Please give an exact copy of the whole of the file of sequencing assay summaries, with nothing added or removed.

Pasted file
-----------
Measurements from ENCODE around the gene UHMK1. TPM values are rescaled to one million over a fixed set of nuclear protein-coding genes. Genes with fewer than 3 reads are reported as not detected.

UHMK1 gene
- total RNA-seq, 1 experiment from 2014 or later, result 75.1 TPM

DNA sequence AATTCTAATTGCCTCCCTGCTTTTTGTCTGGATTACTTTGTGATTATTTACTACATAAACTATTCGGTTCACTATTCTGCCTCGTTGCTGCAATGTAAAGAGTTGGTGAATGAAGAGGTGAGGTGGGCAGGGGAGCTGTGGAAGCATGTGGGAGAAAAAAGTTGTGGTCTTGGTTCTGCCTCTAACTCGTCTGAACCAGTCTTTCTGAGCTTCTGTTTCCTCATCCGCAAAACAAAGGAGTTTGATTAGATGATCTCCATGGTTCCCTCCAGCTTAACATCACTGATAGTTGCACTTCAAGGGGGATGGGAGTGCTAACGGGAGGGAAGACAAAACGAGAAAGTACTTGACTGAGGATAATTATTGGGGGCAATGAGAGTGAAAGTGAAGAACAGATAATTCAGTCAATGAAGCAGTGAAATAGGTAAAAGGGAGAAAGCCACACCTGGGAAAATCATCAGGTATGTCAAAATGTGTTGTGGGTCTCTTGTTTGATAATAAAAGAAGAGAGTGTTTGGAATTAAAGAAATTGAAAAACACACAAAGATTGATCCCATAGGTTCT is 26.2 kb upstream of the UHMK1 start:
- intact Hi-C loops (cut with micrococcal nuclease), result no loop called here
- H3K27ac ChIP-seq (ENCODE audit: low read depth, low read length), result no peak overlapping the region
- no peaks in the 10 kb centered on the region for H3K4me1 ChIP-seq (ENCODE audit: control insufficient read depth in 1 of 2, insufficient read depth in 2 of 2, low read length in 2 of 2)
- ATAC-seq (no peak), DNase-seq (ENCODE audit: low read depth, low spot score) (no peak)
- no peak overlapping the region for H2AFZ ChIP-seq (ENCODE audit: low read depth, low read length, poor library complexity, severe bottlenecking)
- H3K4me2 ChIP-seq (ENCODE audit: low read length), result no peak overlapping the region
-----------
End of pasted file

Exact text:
Measurements from ENCODE around the gene UHMK1. TPM values are rescaled to one million over a fixed set of nuclear protein-coding genes. Genes with fewer than 3 reads are reported as not detected.

UHMK1 gene
- total RNA-seq, 1 experiment from 2014 or later, result 75.1 TPM

DNA sequence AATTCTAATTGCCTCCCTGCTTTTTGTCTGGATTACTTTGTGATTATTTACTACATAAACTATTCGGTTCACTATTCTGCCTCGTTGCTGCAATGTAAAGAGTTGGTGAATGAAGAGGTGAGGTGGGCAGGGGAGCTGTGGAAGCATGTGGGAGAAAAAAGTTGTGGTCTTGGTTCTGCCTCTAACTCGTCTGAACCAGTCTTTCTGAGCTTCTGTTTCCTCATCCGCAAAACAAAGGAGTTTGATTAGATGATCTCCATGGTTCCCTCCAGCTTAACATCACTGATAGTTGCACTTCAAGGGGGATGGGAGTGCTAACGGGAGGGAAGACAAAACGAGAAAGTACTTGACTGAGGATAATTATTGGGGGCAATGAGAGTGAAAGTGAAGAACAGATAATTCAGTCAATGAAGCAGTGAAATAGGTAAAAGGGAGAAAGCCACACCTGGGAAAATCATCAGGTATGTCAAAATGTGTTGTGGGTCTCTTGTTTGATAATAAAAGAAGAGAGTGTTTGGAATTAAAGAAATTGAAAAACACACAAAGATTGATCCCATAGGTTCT is 26.2 kb upstream of the UHMK1 start:
- intact Hi-C loops (cut with micrococcal nuclease), result no loop called here
- H3K27ac ChIP-seq (ENCODE audit: low read depth, low read length), result no peak overlapping the region
- no peaks in the 10 kb centered on the region for H3K4me1 ChIP-seq (ENCODE audit: control insufficient read depth in 1 of 2, insufficient read depth in 2 of 2, low read length in 2 of 2)
- ATAC-seq (no peak), DNase-seq (ENCODE audit: low read depth, low spot score) (no peak)
- no peak overlapping the region for H2AFZ ChIP-seq (ENCODE audit: low read depth, low read length, poor library complexity, severe bottlenecking)
- H3K4me2 ChIP-seq (ENCODE audit: low read length), result no peak overlapping the region